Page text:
4. May 25, 2010 7:09 pm

    We had dinner out back at Bacchanal, Kim, Michael, Robbie & Tricia Vitrano & I. It was Robbie & Trish’s recommendation. It was spring ’08, and I can’t remember a nicer evening, ever. The food was wonderful, but the ambiance was completely off the chain. I almost remember who was cooking (despite my total culinary uneducatedness). It was someone who used to be the chef at ????? (one word, I think) before it closed. Kim might remember (or R or T, if they’re lurking here). Watching that on Treme was strange and made me miss y’all too much.

    The whole high concept mobile food thing is huge in CA, often supported by Twitter broadcasts of locations. Finally, I had no idea Besh was so gorgeous (see above uneducatedness reference), what a sweet face.

  5. May 25, 2010 7:14 pm

    I still don’t understand why the restaurant closed. She was packed. She didn’t flood. Very few places that managed to reopen after the storm closed. In fact, it was shocking how few closures there were.

    Was talking to a chef who also thought it seemed odd. He said loss of business payout coverage was basically automatic and would been paid out by December. Anyone else know if that’s true?

    She did mention a balloon payment, though, so maybe she just got squeezed at the wrong time.

    I know, it’s fiction. It’s just hard to stop comparing “Treme” to reality.

    Boucherie is the main story that I know of chef using a food truck to launch a restaurant. A few taco trucks led to fixed restaurants, but that’s another story entirely.

  6. liprap permalink
    May 25, 2010 7:30 pm

    The man IS easy on the eyes, but he’s already taken. 😉

  7. May 25, 2010 8:32 pm

    Coming from Besh, was his comment “you can’t keep a good cook down” (as opposed to chef) an inadvertent insult? I know some people think it’s a bullshit distinction and some respected chefs would rather be known as a cook first (Bourdain, maybe), but coming from Besh it sounded weird, and Janette kinda hung her head at the comment.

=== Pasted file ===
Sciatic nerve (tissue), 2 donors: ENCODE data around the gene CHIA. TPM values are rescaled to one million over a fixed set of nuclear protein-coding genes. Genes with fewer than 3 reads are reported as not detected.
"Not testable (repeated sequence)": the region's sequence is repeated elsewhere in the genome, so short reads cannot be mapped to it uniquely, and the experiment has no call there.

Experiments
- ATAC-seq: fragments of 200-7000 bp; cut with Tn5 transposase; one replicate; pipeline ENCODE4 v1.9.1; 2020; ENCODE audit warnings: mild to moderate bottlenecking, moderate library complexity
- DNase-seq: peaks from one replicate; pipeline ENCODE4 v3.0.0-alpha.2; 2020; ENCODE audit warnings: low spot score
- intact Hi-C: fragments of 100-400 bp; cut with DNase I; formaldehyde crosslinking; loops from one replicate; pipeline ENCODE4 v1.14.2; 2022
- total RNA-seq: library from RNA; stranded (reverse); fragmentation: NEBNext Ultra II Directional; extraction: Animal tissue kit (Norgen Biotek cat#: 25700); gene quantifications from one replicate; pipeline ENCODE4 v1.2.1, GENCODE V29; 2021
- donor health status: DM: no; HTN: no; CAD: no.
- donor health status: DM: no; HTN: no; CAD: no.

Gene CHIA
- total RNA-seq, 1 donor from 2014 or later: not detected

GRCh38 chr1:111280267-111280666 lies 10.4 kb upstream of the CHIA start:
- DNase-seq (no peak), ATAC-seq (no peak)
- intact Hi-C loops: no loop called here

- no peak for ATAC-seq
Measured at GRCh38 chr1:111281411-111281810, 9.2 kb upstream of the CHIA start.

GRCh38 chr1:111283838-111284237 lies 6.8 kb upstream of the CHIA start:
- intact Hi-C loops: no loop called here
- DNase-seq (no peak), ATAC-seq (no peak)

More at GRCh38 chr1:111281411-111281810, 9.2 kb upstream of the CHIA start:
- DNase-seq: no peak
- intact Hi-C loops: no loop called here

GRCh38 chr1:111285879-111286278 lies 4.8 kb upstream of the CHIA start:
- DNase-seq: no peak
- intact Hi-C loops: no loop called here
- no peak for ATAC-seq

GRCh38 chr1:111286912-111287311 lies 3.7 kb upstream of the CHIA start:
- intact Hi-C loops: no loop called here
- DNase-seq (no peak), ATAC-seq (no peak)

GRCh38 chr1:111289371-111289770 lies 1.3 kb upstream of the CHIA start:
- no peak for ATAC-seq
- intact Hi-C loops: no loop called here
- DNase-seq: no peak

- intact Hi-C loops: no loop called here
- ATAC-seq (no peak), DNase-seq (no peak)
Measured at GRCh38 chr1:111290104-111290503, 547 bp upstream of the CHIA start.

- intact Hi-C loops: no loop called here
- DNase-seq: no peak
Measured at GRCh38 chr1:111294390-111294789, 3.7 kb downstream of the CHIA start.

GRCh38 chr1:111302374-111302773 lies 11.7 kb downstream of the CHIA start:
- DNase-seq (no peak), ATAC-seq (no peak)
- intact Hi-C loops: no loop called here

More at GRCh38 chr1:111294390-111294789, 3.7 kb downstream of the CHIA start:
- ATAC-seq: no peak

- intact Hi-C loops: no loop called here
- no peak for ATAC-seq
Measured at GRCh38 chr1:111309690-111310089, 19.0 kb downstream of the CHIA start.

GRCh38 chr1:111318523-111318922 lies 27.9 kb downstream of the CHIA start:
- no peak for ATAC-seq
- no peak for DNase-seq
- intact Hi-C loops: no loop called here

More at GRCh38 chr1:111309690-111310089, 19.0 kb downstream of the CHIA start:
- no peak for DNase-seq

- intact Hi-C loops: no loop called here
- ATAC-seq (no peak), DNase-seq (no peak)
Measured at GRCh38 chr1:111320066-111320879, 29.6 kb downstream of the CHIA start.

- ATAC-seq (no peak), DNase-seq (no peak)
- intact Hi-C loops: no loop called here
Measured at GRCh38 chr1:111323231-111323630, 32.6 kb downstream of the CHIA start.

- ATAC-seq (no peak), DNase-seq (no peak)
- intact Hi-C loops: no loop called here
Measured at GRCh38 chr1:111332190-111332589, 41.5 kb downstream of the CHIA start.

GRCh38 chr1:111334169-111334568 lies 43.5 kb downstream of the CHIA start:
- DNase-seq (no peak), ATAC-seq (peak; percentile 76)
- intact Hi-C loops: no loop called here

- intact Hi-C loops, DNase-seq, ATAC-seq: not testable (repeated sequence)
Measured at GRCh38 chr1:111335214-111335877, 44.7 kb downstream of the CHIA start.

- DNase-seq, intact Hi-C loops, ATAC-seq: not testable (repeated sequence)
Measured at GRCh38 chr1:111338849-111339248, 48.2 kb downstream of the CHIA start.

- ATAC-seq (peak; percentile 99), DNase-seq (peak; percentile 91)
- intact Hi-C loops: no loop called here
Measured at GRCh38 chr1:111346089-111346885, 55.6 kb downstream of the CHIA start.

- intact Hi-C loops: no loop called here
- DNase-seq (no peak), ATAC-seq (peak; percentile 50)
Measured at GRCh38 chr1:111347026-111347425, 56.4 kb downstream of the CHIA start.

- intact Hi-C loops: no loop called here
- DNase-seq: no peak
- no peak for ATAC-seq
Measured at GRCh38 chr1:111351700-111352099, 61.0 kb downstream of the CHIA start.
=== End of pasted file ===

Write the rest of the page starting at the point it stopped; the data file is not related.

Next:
As far as chefs not making it and having to do something different, didn’t Craig Geisecke struggle a bunch until he paired up J’Anitas with the Avenue Pub? I remember following his story on NOLA Metroblogs but I don’t remember details any more.

    Also, the location where Desautel’s was filmed is the former location of Nardo’s, which went under in 2007-ish, and Felix’s Prytania location right around the corner failed as well.

  8. liprap permalink
    May 25, 2010 8:51 pm

    Nah, I don’t think it was an insult, Ray. He sent the Top Chefs to her place. He’s complimenting her on her ingenuity and toughness.

    And yeah, Craig and Kimmie went from a trailer to the LGD location that just can’t (that block they were in has had so many failed restaurants there, it’s like some eatery nexus of the universe) to the Avenue Pub within a few pre- and post-K years. If it wasn’t the storm, it was the location, or the recession.

    Or it’s just a damn hard life being a cook. Even a good cook.

  9. May 25, 2010 9:07 pm

    Yeah, I also thought there was an insult implied by the “cook” line. Then again, Besh supposedly sent some of the best chefs in the world to Desautel’s, so within the universe of “Treme” you have to think he admired the restaurant and the chef.

    J’Anitas opened some time after the storm. Can’t remember how long after.

    It’s true that Nardo’s is a rare example of pre-storm place that reopened and then closed. I never went after the storm, but it was shaky before. I gave it a mixed review in Gambit. After the storm it changed concepts and approaches a few times, if I remember.

    Felix’s was planned pre-storm but opened after.

    Not to get bogged down in details, but I do think there is a larger point. How much of a duty does “Treme” have to faithfully represent New Orleans? Although it became a bit of a cliche, the strength of the restaurant industry after the levees failed was extraordinary. Lots of people wrote about it. In fact, if memory serves Lolis himself wrote a story with that theme for either Gourmet or Food Arts.

    Desautel’s, because it’s the only restaurant we really see in “Treme,” inevitably makes a larger statement about the fate and struggles of New Orleans restaurants after the levees failed. Does it matter that the story it’s representing doesn’t square with reality?

    It’s really hard for me to approach “Treme” as just a TV show and judge it purely as fiction. Maybe it’s just because I live here and lived through those times. Or maybe it’s because “Treme” is fictionalizing a story that is still very much unfolding.

  10. The Central Scrutinizer permalink
    May 25, 2010 9:48 pm

    Not an insult at all when among friends. A thousand years ago I worked a saute station, and remember that “cook” implied that the person was all about the food; “chef” got trotted out when ego or status was involved.

  11. May 25, 2010 9:55 pm

    It might have been ’07, and I’m just looking, in my dotage, anyway.😉

  12. May 25, 2010 10:04 pm

    You talking about Pete Vazquez, Sophmom? His Brazilian stuff was Goooooood.

  13. greg p permalink
    May 25, 2010 10:42 pm

    I just came here to suggest it might be referencing Pete Vasquez and his restaurant, Marisol, which never reopened after the storm. Pete did exactly what Jeanette is doing, but I can’t remember where he did it. I believe he’s in Colorado now.

  14. brueso permalink
    May 25, 2010 11:07 pm